Rachel Adler is the author of the new book Tales of the Holy Mysticat: Jewish Wisdom Stories by a Feline Mystic. A rabbi, she is the David Ellenson Professor of Modern Jewish Thought at Hebrew Union College.
Q: You write, "This outrageous book began as a series of stories I wrote to amuse friends about the idiosyncrasies of Dagesh, my peculiar cat." At what point did you decide to write a book about him?
A: I didn’t decide to write a book about him. I was writing little stories that I posted on Facebook as jokey ways to give my students some additional Jewish information and a more playful feel for Jewish tradition. Maggie Anton, who studied the Talmud with me back in the early 1990s and went on to write the Rashi’s Daughters trilogy, kept insisting that there was a book here and eventually I agreed.
Q: How much does a reader need to know about Jewish mysticism to appreciate the book?
A: Nothing! The fictional “Me” in the stories protests loud and long that she doesn’t know anything about Jewish mysticism. That would be largely true of me as well. I know just enough to identify the Holy Mysticat as a Holy Mysticat.
Q: How would you describe the dynamic over the years between you and the Mysticat?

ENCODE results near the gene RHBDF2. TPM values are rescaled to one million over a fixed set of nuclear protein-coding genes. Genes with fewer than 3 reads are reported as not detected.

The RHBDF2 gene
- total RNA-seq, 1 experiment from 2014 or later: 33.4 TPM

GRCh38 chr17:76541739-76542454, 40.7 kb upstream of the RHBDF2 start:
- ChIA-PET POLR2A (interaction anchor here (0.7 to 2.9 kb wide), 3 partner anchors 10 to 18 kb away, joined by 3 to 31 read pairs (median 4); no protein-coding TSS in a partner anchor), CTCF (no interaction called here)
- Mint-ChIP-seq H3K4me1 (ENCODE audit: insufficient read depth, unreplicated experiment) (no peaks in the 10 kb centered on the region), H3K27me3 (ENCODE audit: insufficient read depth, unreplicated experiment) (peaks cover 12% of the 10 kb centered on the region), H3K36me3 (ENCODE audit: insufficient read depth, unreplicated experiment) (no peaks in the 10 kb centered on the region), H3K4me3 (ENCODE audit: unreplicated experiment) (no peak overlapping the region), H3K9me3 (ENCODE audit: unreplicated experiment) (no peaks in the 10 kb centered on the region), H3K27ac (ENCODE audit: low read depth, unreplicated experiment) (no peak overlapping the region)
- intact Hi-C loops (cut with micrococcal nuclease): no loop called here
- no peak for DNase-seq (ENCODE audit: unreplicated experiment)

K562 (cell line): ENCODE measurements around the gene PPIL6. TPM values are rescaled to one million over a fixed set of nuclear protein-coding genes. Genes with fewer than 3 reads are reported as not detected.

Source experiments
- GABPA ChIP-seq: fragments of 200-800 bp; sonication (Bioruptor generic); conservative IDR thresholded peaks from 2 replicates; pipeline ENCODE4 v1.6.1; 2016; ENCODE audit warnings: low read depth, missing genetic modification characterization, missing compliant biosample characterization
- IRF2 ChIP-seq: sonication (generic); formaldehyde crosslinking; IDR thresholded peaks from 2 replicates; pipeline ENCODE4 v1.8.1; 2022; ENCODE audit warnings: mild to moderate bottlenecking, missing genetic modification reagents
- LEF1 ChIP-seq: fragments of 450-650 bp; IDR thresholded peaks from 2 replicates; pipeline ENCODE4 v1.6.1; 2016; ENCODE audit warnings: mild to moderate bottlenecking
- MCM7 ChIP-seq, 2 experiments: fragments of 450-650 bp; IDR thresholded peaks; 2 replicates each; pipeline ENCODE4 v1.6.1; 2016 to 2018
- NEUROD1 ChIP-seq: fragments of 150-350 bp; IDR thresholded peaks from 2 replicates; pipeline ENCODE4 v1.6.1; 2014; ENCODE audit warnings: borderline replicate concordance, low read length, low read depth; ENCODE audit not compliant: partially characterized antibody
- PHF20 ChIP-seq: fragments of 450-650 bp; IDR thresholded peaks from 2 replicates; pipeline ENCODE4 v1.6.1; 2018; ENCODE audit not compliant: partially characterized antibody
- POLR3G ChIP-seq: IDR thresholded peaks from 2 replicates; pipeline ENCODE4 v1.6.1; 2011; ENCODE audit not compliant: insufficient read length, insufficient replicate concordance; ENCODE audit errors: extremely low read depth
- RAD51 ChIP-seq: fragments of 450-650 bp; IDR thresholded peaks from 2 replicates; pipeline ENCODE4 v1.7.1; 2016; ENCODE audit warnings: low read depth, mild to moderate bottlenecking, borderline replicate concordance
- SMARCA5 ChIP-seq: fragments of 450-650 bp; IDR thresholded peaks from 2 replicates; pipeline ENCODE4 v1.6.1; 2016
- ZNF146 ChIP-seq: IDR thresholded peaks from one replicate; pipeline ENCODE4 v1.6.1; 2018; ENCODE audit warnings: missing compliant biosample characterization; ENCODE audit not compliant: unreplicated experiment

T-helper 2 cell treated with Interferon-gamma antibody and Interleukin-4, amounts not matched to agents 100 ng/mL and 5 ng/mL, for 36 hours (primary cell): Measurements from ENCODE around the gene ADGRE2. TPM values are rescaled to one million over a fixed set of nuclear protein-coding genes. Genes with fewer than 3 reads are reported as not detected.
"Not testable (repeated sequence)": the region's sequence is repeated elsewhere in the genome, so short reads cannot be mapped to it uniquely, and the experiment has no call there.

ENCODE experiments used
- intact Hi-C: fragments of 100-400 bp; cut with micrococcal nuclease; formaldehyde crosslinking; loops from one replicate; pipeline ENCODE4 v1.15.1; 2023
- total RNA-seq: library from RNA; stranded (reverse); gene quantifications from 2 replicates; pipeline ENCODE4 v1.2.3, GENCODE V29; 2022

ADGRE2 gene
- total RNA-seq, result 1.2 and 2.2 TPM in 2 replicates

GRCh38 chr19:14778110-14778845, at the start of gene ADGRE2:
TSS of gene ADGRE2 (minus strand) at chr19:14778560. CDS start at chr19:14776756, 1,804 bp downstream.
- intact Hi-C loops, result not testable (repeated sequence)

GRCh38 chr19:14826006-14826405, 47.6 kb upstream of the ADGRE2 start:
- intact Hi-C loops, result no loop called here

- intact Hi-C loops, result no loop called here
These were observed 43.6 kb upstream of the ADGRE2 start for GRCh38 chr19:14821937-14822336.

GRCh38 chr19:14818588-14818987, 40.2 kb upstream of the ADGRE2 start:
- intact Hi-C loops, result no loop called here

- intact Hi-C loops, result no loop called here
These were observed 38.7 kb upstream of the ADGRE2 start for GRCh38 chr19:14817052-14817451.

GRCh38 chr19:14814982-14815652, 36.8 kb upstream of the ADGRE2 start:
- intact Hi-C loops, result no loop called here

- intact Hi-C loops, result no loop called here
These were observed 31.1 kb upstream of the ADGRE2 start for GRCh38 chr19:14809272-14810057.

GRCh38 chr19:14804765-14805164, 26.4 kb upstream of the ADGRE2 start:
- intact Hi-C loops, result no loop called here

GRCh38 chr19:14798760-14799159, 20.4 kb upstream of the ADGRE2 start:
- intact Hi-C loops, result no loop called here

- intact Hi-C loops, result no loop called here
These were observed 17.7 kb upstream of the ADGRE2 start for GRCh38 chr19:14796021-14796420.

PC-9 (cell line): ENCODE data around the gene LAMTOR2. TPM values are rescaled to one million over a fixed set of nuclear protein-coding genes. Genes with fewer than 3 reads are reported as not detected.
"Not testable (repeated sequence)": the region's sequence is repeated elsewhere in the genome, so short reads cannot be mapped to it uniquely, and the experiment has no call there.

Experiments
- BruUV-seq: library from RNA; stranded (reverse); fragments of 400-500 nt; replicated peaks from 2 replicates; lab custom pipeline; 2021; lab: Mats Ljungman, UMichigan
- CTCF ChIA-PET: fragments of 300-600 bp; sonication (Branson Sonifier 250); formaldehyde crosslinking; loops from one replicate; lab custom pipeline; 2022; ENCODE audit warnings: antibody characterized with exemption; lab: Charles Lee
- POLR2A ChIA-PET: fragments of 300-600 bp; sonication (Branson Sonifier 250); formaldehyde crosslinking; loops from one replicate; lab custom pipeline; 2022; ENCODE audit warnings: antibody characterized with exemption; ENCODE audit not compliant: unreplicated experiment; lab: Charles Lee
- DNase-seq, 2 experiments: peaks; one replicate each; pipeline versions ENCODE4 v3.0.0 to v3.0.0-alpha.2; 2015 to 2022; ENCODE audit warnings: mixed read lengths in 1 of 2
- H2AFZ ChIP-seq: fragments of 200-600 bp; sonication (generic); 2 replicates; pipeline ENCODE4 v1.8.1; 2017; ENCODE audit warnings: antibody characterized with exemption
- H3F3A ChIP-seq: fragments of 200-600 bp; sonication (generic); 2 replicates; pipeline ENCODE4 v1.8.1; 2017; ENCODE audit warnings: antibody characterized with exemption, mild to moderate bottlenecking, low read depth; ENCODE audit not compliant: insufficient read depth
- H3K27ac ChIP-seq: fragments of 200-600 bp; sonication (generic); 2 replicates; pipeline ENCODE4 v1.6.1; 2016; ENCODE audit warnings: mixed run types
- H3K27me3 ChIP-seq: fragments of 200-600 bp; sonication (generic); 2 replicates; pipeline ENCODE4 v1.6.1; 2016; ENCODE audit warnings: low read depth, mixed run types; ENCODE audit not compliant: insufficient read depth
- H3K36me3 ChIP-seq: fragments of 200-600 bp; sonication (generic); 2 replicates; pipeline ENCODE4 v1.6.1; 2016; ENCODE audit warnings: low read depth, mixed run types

A: We came to love each other dearly and even to understand one another occasionally. The Mysticat was crotchety and opinionated and so am I (although I never bite). The power dynamics are complicated. I suppose each of us assumed we were in charge and were irritated when that did not seem to be the case.
Q: What do you hope readers take away from the book?
A: I hope readers will come away with a livelier, more playful way of learning and doing their Judaism. The book includes short but useful appendices on Jewish texts and Jewish history that 1) help readers get the jokes and 2) may enrich their general Jewish knowledge.
Q: What are you working on now?
A: I am writing a book on Jewish perspectives on suffering that is under contract with Oxford University Press and co-editing a collection of scholarly articles on theology and ethics of gender with Rachel Sabath BeitHalachmi.
--Interview with Deborah Kalb